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Dogs

Dog Hybrids and Crossbreeds

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A dog hybrid is a cross between two purebred dogs of different breeds (selectively bred varieties). Hybrids are also known as crossbreeds or crossbreds, although the term crossbreed is also used to refer to a mixed-breed dog where the breed of only one parent or grandparent is known. A dog of unknown parentage is called a mongrel.

In biology, the word hybrid refers specifically to a cross between two different species e.g. the dog and coyote. In less technical conversation and particularly in the dog world, the word refers to selective crosses and their progeny, even if outcrossed to other breeds. For example, the Queensland Wild Dog Management Strategy, September 2002, states that hybrid will also refer to the descendants of crossbred progeny.

Some dog hybrids are now being selectively bred. The term designer dogs has been coined to refer to these crosses. The practice causes much controversy; opponents cite the often exorbitant prices charged for these puppies, the 'impulse buy' nature of such purchases (which leads to a high abandonment rate), the unpredictability of temperament or type and the lack of pedigree history, particularly any defective genes or genetic illnesses in the breeding lines.

Proponents argue that supply follows demand, and point out that there are bona fide reasons for the breeding of some of these crosses, notably to provide pets for people with allergies.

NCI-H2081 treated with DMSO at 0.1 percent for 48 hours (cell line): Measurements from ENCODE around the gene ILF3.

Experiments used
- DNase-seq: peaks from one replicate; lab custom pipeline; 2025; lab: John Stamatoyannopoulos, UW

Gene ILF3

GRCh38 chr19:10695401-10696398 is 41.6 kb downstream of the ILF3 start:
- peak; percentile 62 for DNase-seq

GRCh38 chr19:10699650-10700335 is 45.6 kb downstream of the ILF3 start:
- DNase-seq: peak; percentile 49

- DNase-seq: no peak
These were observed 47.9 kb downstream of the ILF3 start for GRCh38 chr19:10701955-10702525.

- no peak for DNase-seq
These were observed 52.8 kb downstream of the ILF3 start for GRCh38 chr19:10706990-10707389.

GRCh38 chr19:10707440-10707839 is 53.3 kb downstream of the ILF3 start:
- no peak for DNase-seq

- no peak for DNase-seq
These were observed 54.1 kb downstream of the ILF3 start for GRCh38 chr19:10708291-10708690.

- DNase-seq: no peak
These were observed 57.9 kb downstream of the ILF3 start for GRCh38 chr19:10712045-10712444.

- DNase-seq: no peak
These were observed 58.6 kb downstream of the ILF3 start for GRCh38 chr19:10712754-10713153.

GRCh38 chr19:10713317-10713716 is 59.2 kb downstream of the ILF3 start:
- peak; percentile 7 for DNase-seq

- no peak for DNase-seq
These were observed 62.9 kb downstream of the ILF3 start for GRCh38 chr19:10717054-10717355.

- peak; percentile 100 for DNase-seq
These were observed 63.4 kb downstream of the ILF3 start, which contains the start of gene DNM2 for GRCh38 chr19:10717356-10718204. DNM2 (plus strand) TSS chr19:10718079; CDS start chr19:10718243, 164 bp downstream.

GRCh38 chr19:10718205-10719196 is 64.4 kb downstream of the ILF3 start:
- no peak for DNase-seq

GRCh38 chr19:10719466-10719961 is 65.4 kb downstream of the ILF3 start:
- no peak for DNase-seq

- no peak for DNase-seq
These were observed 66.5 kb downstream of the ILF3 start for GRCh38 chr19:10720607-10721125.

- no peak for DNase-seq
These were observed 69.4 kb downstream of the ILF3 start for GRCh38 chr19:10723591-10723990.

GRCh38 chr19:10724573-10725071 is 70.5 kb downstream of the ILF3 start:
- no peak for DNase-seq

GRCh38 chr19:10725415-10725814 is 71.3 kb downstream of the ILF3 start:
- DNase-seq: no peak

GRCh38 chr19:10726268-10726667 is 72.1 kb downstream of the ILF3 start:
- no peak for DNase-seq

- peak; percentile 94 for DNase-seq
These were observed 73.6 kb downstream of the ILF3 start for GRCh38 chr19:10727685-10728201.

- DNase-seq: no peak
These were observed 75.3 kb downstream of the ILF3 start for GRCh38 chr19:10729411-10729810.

Among the better known dog hybrids are Labradoodles and Australian Bulldogs, which each have their own breed fancy associations. Poodle crosses are also popular.

Dog hybrids are not recognized by the main registries. They should not be confused with independent breeds, which are also not recognized. The difference lies in the longevity of the breed, the numbers of breeders and the existence of a legitimate breed club, the number of specimens of the breed past a certain number of generations, whether or not it breeds true to type, for how long a breed registry has been maintained, and the reason for the non-recognition. Often independent breed clubs oppose recognition, for reasons which usually concern maintaining independent control of the qualities of their chosen breed.

Casual crossbreeds

With the long-time popularity of the "breed" name cockapoo, used since at least 1970 and constructed by combining elements of its two contributing breeds (Cocker Spaniel/Poodle), it has become extremely common to find mixed-breed dogs named with breed names invented in the same way. The tendency for using such names in a jocular way dates back at least to Queen Elizabeth's Dorgis (Dachshund/Corgi). However, extremely few of these become mainstream "breeds" over long periods with determined breeders, and, as of 2004, cockapoo is still the only such combined name to make it into the dictionary. None-the-less, names such as these commonly appear in for-sale ads.

Among these:

References

  • Merriam-Webster's Collegiate Dictionary, 11th ed., 2004

External links


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